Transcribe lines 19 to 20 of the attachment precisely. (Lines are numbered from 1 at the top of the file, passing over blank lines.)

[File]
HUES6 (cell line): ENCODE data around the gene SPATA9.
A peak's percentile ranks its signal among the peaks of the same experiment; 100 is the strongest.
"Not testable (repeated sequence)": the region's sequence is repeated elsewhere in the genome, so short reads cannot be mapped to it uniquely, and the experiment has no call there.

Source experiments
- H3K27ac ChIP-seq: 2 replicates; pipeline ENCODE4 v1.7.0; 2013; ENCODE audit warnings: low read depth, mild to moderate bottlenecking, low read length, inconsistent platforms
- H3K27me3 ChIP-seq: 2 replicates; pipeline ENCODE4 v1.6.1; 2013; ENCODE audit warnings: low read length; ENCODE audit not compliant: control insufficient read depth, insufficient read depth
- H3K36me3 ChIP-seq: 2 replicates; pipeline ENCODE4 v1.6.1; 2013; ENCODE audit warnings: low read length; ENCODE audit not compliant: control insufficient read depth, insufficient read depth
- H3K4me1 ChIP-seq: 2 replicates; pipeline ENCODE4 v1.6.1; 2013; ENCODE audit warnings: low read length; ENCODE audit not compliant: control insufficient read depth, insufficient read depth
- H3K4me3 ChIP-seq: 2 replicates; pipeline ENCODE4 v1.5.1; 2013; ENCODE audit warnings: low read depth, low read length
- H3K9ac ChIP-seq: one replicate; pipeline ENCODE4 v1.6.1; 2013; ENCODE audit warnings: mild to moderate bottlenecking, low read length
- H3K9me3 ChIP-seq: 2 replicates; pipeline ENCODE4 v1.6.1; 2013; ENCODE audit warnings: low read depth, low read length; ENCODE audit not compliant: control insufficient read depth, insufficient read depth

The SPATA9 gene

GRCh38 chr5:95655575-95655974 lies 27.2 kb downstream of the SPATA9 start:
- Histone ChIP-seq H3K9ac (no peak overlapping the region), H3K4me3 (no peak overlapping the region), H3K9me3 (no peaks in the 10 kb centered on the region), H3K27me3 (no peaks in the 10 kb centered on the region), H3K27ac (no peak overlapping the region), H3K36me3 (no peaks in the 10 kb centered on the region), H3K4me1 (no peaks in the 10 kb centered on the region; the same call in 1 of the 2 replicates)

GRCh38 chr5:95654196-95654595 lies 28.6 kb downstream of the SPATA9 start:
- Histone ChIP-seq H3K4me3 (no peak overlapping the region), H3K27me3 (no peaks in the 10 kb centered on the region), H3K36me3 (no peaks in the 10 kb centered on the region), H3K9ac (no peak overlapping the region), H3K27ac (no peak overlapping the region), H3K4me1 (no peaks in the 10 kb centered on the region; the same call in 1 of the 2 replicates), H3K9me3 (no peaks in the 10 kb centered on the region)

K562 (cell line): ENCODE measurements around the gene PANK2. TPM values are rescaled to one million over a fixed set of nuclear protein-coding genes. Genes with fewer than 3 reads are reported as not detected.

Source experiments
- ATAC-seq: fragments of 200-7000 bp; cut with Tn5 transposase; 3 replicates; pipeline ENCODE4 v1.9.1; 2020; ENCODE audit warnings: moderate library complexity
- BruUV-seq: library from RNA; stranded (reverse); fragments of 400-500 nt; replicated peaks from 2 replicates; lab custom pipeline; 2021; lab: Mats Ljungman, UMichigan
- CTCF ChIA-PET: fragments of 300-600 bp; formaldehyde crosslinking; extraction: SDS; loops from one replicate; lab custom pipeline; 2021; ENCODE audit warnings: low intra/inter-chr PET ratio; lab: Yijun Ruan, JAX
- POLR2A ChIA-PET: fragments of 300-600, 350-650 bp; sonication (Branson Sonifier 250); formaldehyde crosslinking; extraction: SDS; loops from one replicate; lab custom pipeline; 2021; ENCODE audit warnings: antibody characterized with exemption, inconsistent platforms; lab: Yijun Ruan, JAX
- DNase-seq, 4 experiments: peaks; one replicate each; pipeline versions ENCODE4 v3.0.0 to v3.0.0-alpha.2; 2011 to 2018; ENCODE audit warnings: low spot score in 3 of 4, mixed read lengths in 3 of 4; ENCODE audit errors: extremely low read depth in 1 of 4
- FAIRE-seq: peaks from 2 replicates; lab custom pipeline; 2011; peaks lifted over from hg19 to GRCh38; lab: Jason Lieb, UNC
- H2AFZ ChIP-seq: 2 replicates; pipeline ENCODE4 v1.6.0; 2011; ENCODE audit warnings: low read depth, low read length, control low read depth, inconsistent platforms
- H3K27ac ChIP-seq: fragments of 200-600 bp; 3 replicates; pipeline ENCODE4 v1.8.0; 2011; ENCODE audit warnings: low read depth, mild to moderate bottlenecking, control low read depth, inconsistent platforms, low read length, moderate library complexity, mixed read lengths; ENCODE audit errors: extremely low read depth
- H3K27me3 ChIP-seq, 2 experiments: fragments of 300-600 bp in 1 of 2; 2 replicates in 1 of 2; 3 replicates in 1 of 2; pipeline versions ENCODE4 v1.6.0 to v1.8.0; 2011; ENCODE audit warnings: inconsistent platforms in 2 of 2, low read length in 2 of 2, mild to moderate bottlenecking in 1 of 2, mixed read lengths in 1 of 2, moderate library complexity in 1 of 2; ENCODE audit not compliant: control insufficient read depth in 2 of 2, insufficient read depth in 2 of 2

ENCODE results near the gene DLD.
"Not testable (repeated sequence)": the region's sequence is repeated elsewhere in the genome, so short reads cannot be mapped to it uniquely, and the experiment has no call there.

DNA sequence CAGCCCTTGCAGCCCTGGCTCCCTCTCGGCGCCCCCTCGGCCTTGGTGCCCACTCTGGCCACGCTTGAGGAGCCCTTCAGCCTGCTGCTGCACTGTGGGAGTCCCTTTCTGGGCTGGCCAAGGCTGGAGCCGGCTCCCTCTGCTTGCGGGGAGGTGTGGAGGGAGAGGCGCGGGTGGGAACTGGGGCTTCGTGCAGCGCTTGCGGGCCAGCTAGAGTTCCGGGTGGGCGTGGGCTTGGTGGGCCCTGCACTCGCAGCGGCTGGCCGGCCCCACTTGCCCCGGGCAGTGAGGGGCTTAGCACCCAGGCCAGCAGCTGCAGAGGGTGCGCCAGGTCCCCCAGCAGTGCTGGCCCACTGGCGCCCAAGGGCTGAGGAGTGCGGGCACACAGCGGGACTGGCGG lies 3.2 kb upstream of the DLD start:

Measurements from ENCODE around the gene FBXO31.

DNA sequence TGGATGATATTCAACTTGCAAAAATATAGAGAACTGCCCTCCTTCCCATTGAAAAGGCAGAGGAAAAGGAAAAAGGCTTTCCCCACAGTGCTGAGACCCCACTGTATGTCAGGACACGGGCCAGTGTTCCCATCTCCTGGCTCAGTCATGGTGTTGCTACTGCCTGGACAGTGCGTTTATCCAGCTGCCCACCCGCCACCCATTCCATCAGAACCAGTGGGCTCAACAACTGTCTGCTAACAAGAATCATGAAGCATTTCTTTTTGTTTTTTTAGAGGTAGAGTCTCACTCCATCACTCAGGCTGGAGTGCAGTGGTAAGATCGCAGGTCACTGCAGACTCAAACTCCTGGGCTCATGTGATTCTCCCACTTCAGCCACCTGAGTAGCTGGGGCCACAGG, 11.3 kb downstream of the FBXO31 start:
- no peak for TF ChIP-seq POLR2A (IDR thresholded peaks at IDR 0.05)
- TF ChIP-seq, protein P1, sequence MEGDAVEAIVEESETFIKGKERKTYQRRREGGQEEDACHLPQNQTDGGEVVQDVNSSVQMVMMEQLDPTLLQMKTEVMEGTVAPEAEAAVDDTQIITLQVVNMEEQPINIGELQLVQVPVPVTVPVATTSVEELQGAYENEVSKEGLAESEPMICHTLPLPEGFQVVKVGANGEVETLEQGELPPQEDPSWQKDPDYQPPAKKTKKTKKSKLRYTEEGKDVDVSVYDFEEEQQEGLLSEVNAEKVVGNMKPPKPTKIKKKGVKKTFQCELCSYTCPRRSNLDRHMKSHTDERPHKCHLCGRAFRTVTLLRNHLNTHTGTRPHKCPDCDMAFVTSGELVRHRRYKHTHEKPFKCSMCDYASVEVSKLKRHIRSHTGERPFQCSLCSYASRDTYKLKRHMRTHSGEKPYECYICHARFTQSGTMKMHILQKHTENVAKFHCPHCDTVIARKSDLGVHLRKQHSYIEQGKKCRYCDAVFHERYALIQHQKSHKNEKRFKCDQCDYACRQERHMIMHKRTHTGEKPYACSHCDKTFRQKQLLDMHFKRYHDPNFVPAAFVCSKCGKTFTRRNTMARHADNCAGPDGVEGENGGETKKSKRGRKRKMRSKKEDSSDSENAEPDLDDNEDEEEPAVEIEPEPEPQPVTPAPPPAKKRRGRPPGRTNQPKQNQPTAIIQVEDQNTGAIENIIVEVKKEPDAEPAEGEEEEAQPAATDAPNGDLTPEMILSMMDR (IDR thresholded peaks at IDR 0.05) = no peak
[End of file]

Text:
- ATAC-seq: fragments of 200-7000 bp; cut with Tn5 transposase; 3 replicates; pipeline ENCODE4 v1.9.1; 2020; ENCODE audit warnings: moderate library complexity
- BruUV-seq: library from RNA; stranded (reverse); fragments of 400-500 nt; replicated peaks from 2 replicates; lab custom pipeline; 2021; lab: Mats Ljungman, UMichigan